May is National Moving Month
May is National Moving Month!
Why a National Moving Month you might ask?
May is the beginning of the busiest time of year for moving! The weather has warmed up and students are out of school. Both are prime reasons for people to be on the move. This year is especially busy as many people remained in place last year because of COVID concerns. As our vaccination rate continues to climb, the moves that were postponed can safely occur.
Moving is a major disruption and can be a stressful time in your life. To make it easier, we want to share some helpful tips on choosing your mover.
1) Select your mover carefully!
Always check out a company’s licenses and background. Every properly certified moving company is registered through the US Department of transportation. Their search tool quick and easy to use and can be found here: https://ai.fmcsa.dot.gov/hhg/search.asp.
Unlicensed, or “rogue” movers will typically provide a low estimate over the telephone or internet without ever visiting your home and will often require a deposit of up to 50%. Licensed, reputable van lines, like North American Van Lines, do not require a deposit and only require that payment is made prior to delivery.
Additionally, once they have your belongings on their truck, they will invent additional fees, often claiming that the charges have increased significantly because the weight of your possessions increased. You will be forced to pay these charges in order to get your possessions back. Your shipment is essentially being held hostage.
2) Is the company’s location easy to find? Rogue movers will often make it difficult to find their physical location. Their website will be vague, with generic information and no information regarding valuation. (While not insurance, it acts in a similar way. For more information on what valuation is and how it functions, visit our blog post).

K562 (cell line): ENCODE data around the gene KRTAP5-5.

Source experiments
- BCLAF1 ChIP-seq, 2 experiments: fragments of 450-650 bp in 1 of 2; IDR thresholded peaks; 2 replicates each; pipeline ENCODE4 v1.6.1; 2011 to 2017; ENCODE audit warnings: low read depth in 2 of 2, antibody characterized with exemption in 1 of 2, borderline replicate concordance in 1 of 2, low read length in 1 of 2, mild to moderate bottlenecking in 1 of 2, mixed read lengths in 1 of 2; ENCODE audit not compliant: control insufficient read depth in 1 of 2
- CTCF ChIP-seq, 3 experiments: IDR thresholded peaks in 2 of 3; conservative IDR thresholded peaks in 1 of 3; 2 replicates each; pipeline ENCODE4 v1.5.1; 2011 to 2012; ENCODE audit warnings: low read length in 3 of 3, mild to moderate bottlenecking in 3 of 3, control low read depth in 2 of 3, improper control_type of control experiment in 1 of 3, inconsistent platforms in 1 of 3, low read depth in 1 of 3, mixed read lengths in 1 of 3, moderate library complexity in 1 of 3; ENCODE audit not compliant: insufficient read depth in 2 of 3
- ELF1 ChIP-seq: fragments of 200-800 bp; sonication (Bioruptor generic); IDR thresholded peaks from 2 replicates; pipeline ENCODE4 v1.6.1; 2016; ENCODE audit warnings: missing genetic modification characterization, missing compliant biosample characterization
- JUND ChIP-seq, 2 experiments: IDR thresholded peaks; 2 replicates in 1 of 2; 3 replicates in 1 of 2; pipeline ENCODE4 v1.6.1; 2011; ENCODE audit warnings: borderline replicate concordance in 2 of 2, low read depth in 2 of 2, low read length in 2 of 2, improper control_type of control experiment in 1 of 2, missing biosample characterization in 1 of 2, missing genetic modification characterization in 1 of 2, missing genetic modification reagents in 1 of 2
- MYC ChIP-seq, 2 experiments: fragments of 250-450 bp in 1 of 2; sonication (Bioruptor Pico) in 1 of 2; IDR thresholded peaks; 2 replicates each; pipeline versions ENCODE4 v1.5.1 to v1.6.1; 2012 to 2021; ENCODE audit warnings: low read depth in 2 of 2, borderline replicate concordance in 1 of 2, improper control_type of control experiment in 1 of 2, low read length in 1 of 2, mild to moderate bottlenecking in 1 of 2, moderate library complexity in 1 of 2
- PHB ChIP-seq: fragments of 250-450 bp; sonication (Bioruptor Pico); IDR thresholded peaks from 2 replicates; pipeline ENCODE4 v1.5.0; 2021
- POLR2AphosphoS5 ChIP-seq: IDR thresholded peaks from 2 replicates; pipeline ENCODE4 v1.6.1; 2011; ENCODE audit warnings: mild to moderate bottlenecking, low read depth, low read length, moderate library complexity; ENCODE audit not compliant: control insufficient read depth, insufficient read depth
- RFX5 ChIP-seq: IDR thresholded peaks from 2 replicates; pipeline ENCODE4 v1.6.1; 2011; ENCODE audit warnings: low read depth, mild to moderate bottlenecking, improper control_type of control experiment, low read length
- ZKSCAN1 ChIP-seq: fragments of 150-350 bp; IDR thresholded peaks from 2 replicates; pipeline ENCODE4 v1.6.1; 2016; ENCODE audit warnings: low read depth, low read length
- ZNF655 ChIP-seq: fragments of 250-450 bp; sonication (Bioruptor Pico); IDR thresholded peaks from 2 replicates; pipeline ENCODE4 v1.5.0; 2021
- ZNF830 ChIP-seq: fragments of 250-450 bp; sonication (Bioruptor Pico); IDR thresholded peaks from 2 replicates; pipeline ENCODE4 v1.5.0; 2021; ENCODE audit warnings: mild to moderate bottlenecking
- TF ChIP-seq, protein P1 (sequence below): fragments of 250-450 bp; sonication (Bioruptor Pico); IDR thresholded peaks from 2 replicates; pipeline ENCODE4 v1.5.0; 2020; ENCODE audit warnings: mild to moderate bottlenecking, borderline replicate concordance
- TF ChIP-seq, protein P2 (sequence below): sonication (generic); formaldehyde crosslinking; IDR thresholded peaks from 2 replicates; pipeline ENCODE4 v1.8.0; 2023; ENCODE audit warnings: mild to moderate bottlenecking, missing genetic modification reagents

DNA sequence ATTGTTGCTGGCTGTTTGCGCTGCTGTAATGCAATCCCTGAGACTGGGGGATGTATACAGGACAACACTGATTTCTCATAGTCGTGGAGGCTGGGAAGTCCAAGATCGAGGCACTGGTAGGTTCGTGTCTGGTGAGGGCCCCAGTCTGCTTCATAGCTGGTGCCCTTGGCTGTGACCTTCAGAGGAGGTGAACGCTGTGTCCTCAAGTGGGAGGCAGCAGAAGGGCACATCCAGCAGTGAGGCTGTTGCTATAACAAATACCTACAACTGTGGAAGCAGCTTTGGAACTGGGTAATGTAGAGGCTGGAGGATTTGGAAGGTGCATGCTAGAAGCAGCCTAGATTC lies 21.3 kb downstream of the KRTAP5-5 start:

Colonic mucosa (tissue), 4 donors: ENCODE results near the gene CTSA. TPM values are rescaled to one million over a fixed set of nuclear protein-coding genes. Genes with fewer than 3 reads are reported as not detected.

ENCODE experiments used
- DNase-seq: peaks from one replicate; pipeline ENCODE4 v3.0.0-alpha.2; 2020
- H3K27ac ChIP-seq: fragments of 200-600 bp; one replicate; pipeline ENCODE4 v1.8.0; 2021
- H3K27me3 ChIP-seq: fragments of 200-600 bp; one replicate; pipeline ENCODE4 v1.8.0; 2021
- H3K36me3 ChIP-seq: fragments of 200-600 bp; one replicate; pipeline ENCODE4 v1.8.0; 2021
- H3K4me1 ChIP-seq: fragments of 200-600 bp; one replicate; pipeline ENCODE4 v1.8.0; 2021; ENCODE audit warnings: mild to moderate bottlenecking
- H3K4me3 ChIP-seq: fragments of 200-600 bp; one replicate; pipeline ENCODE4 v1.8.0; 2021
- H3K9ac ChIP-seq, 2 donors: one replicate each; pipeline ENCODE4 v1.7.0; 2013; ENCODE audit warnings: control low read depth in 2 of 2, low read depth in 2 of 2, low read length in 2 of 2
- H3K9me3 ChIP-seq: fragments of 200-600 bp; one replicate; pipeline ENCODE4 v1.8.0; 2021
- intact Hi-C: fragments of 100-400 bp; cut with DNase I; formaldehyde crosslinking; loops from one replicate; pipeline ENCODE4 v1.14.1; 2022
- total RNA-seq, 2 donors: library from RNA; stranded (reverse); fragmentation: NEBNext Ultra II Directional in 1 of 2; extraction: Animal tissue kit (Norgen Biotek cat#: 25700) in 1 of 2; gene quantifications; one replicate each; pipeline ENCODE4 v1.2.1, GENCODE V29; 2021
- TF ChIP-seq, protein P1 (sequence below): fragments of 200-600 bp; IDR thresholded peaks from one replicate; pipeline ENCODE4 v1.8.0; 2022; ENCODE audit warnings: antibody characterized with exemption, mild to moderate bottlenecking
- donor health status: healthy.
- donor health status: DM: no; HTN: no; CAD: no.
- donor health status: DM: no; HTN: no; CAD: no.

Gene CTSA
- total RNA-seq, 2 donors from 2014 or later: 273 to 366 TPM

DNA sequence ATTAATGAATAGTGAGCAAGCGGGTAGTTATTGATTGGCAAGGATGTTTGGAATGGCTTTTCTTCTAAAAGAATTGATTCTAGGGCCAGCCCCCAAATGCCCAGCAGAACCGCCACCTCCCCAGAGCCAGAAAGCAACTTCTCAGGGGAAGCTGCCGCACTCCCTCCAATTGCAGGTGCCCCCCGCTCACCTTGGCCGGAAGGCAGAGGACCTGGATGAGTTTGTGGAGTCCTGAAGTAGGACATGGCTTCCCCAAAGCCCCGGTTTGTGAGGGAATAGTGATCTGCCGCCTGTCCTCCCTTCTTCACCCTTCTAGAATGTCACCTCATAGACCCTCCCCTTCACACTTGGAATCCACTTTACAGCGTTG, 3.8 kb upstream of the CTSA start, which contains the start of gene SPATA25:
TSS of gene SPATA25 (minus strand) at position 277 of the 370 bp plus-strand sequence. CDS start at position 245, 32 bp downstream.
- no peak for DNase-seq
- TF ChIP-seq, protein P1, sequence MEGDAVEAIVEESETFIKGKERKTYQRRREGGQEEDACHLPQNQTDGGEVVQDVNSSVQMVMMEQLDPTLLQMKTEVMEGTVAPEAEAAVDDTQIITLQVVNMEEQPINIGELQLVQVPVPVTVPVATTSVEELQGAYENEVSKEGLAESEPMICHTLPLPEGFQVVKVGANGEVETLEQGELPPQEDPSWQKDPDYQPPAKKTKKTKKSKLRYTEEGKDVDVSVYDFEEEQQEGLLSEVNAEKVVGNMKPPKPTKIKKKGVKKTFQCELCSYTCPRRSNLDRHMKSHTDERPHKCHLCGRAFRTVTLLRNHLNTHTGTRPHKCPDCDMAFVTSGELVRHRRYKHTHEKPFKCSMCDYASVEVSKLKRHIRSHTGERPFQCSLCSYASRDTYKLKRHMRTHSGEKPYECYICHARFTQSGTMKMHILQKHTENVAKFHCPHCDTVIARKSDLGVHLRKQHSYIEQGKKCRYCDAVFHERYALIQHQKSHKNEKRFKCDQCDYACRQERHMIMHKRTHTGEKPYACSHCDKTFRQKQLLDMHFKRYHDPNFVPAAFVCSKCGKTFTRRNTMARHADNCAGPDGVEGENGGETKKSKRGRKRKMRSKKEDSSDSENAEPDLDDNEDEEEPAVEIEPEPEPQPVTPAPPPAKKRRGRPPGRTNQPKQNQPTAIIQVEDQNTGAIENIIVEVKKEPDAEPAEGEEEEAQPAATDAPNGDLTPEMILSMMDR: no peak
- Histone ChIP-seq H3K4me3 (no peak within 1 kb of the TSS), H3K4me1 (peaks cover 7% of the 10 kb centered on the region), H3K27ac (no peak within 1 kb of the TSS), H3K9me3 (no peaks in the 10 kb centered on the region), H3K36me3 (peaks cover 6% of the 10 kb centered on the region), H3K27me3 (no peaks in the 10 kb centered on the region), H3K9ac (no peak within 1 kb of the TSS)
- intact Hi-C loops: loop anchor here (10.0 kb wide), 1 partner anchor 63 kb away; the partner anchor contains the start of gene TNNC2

3) Read the reviews. Google is one of the best sources, but there are a number of other websites that have reputable reviews. Your friends and family can also be a good source of information.
4) How long has the company been in business? A mover with a long history in the business can be a good indicator of reliable service. If they do not discuss their history on their website, or a search on the internet turns up little to nothing, that is a warning flag.
5) Get multiple estimates. It is a sound strategy is to compare “apples to apples” so to speak. A combination of 3 in-home or virtual estimates is sufficient. Today’s technology makes it easy and convenient for the homeowner. The recent COVID pandemic has provided an avenue for virtual surveys to become a very reliable alternative to an in-home survey. The sign of a good company is a thorough in-person inspection whether in person or virtually. True professionals will take the time to do an inventory and answer all your questions during this visit. A company that will only quote your move sight-unseen or says they will determine the charge after loading should be avoided!
6) Get everything in writing. After the in-home visit, you should receive a written estimate and contract. The contract should contain easily identified pickup and delivery dates. All the terms and conditions should be spelled out.
Every mover is required by law to provide a customer who is planning an interstate move with a copy of the Your Rights and Responsibilities When You Move booklet and a copy of FMCSA’s Ready to Move brochure.
7) Make sure you understand everything you are being asked to sign. An honest, upfront moving company will be happy to answer your questions. If they can’t or won’t, that is a red flag, and you should look for another company.
8) Never sign a blank document!
Finding a secure, reliable moving company will go a long way towards making your move less stressful. With over 60 years of experience helping families securely take that next step in their lives, we have a proven track record of moving success. Check out our website for more information. We offer free quotes and will be happy to answer all your questions.
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- What is the Difference Between Insurance and Valuation?